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Medicare Supplement plans vs. Medicare Advantage plans – What’s the difference?


As you near your Medicare eligibility date, you’ll begin seeing and hearing a lot about Medicare plans on commercials, in the mail, and seemingly everywhere you turn. It can become overwhelming. To help provide clarity, our team has outlined standard Medicare plan types.

Medicare Supplement Plans

Medicare Supplement plans, also known as Medigap, are health insurance plans sold by private insurance companies. They’re designed to “fill in the gaps” that Original Medicare doesn’t cover, meaning that they help cover your portion of the costs for Medicare-approved services.

Supplement plans don’t have required provider networks, so you can see any doctor or specialist who accepts Medicare. You typically pay little to $0 in out-of-pocket expenses for covered medical services. However, on this plan type, you pay an additional monthly premium.

Since Original Medicare doesn’t cover prescription drugs, individuals with Supplement plans usually purchase a standalone Prescription Drug plan (PDP) to help cover the costs of their prescriptions.

Medicare Advantage Plans

Medicare Advantage (MA) and Medicare Advantage Prescription Drug (MAPD) plans are also sold by private insurance companies. While all plans include coverage for Medicare-approved services, these plans generally feature low to $0 monthly premiums and deductibles and have copay cost-sharing features. MA and MAPD plans have an annual cap on out-of-pocket expenses to help protect you from high medical expenses.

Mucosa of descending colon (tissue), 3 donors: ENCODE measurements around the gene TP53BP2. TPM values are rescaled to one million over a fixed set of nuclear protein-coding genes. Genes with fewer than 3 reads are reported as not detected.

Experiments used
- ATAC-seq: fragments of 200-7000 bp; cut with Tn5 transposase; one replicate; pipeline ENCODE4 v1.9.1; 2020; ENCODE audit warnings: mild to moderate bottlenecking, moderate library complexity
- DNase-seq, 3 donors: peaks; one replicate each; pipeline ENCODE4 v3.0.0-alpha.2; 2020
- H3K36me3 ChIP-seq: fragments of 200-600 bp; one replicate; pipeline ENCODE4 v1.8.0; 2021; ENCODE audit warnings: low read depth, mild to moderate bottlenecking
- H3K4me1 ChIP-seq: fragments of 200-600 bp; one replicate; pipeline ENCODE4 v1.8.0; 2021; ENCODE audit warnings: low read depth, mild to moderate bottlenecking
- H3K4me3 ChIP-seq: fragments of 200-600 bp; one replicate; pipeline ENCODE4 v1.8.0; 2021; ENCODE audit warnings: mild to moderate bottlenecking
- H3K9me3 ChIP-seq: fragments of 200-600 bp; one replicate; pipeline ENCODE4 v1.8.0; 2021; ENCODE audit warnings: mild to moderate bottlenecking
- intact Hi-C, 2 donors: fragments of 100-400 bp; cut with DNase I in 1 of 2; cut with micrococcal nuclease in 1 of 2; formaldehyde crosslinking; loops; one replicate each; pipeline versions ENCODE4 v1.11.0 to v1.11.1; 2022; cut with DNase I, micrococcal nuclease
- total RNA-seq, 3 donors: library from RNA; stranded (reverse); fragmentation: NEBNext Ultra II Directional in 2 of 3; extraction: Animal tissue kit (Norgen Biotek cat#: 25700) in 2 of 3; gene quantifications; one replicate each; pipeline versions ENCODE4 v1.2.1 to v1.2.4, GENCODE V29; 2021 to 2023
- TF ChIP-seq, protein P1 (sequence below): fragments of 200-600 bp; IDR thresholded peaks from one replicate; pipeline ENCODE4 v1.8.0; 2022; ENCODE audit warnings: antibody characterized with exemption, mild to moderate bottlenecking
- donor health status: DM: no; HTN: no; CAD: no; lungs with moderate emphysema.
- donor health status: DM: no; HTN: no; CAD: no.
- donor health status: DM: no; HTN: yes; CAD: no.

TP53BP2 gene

These plans typically cover:

  • Medical
  • Prescription drugs (MAPD plans only)
  • Dental, vision, and hearing
  • A range of additional benefits such as fitness memberships, grocery gift cards, over-the-counter allowances, and more

MA and MAPD plans can be classified into two different categories: health maintenance organization (HMO) and preferred provider organization (PPO). With an HMO plan, you are required to go to health care providers in the plan’s network unless it is an emergency. On the other hand, with a PPO plan, you can receive medical care from health care providers in or out of the plan’s network, so long as they are contracted with Medicare. However, you will pay less if you use in-network providers. Most MA and MAPD plans have very broad networks. If you choose one of these plans, our team can help you find a plan that covers your current providers.

Need help with Medicare?

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If you are currently a RetireMed client and have questions about Medicare or your plan, schedule a call with a client advisor.